NEOL Interviews: Rafe Britton

Author: NEOL

For our latest in the ‘NEOL interviews’ series, we had the pleasure of speaking with lubricants expert, Rafe Britton. Perhaps best known for his YouTube channel and industry podcasts, Rafe is an independent consultant and a luminary in the field of lubrication engineering.

With a rich background that spans various facets of the industry, Rafe brings a unique perspective to the current trends, challenges, and future directions of lubricant technology.

In this interview, we discuss Rafe’s background, his thoughts on the current state of the lubrication industry, and his ongoing work as an independent advisor to NEOL.

Q: To get started, could you give us a brief introduction to what you do and what led you to the lubrication industry?

Rafe: My background is pretty broad, but fundamentally, I’m an engineer. Always have been. I was the kid who didn’t dream about being an astronaut but instead dreamt about being the engineer who built the rocket. As it happens, I was also pretty good at maths and physics, and after finishing school, I managed to get a place studying Aerospace Engineering at university.

After graduating though, it was difficult to find an engineering firm that would take me on. This was mainly because it was in the middle of the great recession and no one was hiring, and maybe a little bit because I’d put the wrong graduation date on my C.V. Either way, I eventually landed a role with ExxonMobil as a drilling engineer, then travelled around the world drilling gas for the next seven years or so – gaining first-hand experience of the operations and maintenance procedures.

Eventually, life events meant that I needed to move back home to Australia, and I found myself about to quit my job. My boss approached me and, instead of me leaving, offered me an internal position as a lubrication engineer. At the time, I didn’t really have a clue what that meant… but I took it.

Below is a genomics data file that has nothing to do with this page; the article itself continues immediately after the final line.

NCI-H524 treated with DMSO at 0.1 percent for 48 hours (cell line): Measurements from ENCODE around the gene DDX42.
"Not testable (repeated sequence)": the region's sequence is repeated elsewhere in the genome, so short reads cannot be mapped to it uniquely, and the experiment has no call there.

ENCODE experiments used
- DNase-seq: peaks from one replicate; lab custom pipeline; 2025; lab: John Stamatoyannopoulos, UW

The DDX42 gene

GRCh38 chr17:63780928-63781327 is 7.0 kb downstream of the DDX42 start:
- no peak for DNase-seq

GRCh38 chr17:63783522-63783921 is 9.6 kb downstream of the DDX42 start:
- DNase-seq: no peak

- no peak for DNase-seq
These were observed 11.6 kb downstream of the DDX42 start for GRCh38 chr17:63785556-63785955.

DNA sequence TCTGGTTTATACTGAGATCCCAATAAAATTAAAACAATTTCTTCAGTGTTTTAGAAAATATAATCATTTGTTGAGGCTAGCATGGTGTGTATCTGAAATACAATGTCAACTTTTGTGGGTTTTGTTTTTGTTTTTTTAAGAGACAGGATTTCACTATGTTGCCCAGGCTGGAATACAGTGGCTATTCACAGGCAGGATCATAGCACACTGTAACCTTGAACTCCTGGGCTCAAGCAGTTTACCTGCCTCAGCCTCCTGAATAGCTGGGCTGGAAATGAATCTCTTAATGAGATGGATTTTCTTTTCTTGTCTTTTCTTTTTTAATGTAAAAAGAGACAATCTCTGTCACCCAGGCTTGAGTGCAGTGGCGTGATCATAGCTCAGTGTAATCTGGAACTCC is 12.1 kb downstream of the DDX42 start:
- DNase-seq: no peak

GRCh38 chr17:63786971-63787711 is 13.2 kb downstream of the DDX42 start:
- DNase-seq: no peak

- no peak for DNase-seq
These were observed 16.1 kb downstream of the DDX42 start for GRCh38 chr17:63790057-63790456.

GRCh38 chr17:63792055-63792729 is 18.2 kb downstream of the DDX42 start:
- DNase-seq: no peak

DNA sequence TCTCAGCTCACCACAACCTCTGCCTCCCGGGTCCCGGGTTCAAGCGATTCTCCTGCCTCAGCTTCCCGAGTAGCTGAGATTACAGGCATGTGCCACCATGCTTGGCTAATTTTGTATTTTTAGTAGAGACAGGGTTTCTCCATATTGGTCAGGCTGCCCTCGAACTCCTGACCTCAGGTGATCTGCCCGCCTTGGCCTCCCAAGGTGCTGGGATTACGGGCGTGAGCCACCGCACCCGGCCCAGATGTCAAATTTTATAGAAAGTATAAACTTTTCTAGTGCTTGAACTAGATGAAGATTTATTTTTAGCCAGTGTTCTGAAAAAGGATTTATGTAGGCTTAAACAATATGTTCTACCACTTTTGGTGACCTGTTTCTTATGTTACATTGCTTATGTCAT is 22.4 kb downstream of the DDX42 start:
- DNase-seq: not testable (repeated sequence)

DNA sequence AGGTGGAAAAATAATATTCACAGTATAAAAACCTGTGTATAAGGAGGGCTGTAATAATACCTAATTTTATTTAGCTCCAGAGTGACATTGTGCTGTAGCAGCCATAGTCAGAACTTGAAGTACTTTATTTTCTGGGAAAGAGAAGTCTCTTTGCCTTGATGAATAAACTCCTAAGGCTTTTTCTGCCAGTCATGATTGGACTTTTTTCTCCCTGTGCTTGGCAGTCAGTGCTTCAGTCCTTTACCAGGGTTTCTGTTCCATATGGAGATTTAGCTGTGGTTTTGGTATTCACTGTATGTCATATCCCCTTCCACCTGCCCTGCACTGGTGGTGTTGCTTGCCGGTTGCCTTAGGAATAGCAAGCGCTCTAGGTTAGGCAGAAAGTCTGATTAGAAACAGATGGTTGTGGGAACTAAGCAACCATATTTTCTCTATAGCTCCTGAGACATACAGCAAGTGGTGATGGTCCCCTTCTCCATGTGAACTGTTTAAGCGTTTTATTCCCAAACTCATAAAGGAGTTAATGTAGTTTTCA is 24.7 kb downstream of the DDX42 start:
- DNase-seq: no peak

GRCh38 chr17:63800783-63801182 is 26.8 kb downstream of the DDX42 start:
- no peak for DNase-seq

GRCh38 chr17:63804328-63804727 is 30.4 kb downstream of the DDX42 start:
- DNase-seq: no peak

This led me to six years of studying lubricants, troubleshooting, getting to know the various products and helping people to better understand their lubricants, and how to maximise the results from their usage.

Q: You now work as an independent consultant and advisor, what prompted that move?

Rafe: It was actually a pretty quick decision. Towards the end of my time with ExxonMobil I was asked to step into a sales manager role, without really realising what the role was. As mentioned, I am 100% an engineer at heart, and within two weeks, I knew that the sales position was just not at all for me. So, I quit and went out on my own.

I’m now fortunate enough to work exclusively on projects that interest and excite me, as well as working on both sides of the industry – with both end users and lubricant companies.

Q: In your opinion, what would you say are the biggest challenges facing the industry at the moment – for both the lubricant companies and the end users?

Rafe: Personally, I think one of the biggest challenges we are seeing lubricant manufacturers face is how to maintain relevance. When they think about technical lubricants, most people think of the major petrochemical companies – the likes of BP, Shell, Exxon – who don’t necessarily have a good story attached to them. But the independent lubricants companies, those focused on lubricants alone, are inherently sustainable companies. The goal is to reduce friction, reduce energy consumption and make machines last longer – yet because of the overarching links back to petroleum companies, it can be difficult for lubricant companies to attract new talent, investors, and break that association.